Here’s our weekly link roundup of small business buzz, musings and muchness. A curation of the best small business talk around the web.
Due to a rise in credit balances and a decrease in delinquency rates, small business credit quality continued to show significant improvement in the third quarter. According to Experian/Moody’s Analytics, the Small Business Credit Index rose 2.3 points to 118.5, up from 116.2 the previous quarter. This notes the index’s third consecutive quarterly improvement, and its second consecutive record-breaking mark.
It’s long been said that a sign of insanity is doing the same thing over and over again and expecting different results. An entrepreneur would be crazy to ignore the facts of the past and forge onward with a plan of action that has repeatedly failed for so many others. Yet that is what too many of us do – time and again.
Raising capital is a challenge for most startups. But those who do so successfully then face the dilemma of figuring out how to best allocate the funds. With the temptations of plush office spaces, perks and high salaries, a startup’s so-called “seed” funds can quickly disappear. Founders have to decide which part of their business would benefit the most from added money.
Landing venture capital funding should be a time of celebration for a startup. For intellectual property thieves, the milestone signals that it’s time to get to work. Some Silicon Valley startups are discovering problems just after they raise Series A funding, said David DeWalt, chairman and CEO of cybersecurity firm FireEye Inc. “You can draw a straight correlation to the press release and fund raising exercise to the attackers coming after that intellectual property,” said Mr. DeWalt, who is also chairman of the cybersecurity firm Mandiant Corp.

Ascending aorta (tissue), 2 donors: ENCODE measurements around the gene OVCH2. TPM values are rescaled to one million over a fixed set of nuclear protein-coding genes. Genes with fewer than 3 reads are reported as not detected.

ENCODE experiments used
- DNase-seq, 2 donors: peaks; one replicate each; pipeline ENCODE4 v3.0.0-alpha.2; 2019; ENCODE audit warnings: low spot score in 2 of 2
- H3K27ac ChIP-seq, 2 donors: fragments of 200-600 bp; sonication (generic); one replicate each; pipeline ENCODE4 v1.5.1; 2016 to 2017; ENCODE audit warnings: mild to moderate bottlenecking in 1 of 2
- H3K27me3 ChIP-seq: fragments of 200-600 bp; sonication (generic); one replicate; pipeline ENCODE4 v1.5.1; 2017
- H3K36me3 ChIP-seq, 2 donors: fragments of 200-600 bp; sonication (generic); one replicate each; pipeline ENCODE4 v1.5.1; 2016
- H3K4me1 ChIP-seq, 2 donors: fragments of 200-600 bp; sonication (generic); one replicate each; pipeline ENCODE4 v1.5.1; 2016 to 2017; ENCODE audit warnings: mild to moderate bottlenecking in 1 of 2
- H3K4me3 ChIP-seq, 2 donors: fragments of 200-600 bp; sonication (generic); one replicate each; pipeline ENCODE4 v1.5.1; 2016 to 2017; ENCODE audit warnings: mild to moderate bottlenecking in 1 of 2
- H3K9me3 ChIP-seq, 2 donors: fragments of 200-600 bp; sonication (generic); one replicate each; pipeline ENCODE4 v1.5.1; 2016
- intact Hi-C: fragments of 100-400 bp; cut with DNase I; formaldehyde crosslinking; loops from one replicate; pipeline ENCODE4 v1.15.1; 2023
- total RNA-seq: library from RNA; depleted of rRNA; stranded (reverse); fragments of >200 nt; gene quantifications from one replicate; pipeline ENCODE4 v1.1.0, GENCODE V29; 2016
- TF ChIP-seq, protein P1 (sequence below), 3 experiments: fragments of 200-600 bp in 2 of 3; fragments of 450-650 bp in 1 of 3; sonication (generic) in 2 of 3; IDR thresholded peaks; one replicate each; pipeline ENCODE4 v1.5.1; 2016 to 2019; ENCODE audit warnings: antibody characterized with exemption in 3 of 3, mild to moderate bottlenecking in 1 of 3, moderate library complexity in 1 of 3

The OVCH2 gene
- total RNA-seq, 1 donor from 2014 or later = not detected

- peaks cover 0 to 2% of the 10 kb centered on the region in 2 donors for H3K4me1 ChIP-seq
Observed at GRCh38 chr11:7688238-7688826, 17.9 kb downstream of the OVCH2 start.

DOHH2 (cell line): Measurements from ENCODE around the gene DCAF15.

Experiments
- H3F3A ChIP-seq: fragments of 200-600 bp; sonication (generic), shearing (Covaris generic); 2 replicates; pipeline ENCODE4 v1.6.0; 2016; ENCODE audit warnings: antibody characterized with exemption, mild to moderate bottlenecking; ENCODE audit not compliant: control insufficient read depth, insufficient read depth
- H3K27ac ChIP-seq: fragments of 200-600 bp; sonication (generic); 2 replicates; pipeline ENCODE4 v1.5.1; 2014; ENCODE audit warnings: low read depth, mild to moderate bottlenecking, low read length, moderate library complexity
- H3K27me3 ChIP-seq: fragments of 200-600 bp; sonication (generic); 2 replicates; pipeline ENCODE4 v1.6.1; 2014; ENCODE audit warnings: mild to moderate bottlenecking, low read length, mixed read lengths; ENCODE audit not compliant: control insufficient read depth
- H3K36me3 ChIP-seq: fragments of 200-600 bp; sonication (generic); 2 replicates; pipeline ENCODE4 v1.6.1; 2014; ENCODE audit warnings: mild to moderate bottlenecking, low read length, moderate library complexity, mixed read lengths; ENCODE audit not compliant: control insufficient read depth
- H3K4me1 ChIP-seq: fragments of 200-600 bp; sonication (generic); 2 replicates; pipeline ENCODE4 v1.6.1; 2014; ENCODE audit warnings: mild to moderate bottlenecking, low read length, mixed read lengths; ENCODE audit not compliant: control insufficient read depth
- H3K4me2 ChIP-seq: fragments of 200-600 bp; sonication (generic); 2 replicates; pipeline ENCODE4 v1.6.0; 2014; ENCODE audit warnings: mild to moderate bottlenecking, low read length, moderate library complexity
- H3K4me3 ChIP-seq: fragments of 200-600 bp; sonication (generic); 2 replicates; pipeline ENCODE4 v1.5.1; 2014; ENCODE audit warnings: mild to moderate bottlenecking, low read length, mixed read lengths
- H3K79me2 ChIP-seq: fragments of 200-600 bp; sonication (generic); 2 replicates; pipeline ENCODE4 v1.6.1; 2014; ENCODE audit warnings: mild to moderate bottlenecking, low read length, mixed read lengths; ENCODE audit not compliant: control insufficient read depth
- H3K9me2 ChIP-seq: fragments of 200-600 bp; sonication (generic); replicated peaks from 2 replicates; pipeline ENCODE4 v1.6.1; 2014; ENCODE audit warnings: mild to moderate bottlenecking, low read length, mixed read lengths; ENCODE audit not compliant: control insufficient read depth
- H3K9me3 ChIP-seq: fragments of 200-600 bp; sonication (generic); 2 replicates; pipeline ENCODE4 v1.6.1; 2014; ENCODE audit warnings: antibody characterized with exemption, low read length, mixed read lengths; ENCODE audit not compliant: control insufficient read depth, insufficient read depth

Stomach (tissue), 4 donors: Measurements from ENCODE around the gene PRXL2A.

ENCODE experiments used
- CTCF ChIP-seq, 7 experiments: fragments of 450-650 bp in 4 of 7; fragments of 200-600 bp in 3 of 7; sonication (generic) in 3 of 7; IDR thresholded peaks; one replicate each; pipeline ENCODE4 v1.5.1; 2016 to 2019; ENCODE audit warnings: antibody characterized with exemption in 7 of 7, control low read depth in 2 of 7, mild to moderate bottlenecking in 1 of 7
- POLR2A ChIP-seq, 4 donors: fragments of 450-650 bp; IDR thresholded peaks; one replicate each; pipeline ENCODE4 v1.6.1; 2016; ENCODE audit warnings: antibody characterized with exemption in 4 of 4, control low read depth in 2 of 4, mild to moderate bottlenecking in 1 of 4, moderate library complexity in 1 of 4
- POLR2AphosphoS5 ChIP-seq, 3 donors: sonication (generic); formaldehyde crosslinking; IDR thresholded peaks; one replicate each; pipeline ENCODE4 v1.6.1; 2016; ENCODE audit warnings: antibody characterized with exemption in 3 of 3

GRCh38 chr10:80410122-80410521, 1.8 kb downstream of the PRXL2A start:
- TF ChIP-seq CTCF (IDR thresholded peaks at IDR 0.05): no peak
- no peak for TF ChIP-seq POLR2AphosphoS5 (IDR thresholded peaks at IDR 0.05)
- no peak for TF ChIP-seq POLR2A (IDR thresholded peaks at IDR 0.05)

While we’ve all heard the tales of young geniuses creating billion dollar companies from their dorm rooms, the reality for most startups is far from that depiction. In order to grow and achieve an ideal vision for a business, here are some of the most vital sacrifices a founder and his or her team will need to make to succeed.
Venture investors avoid patent trolls like the plague, even when it might cost them money, according to a new study. “Every single VC we talked to said that an existing patent demand could be a major deterrent to their investing in a startup,” said Robin Feldman, a University of California, Hastings, law professor who did the study for the National Venture Capital Association. Investors have little interest in giving patent trolls ammunition, either, Feldman told me in an interview Tuesday morning.
You start with an idea, create an explainer video, spend a minimum amount of money, and 8 weeks later you’ve got more than 17 million YouTube views, thousands of quality links, 900,000 registered supporters and coverage in many of the world’s leading media. And to cap it all, one of the world’s top cell phone companies, Motorola contacts you to explore a partnership.
Getting a small business off the ground is no easy task. If you’ve heard the old adage, “It takes money to make money,” nowhere is it truer than when starting a business. This is particularly true for the smallest of small businesses—what some people call micro businesses. Banks aren’t very excited to finance what they consider highly risky ventures and in recent years have even moved upstream to bigger and potentially less risky and more profitable fish.
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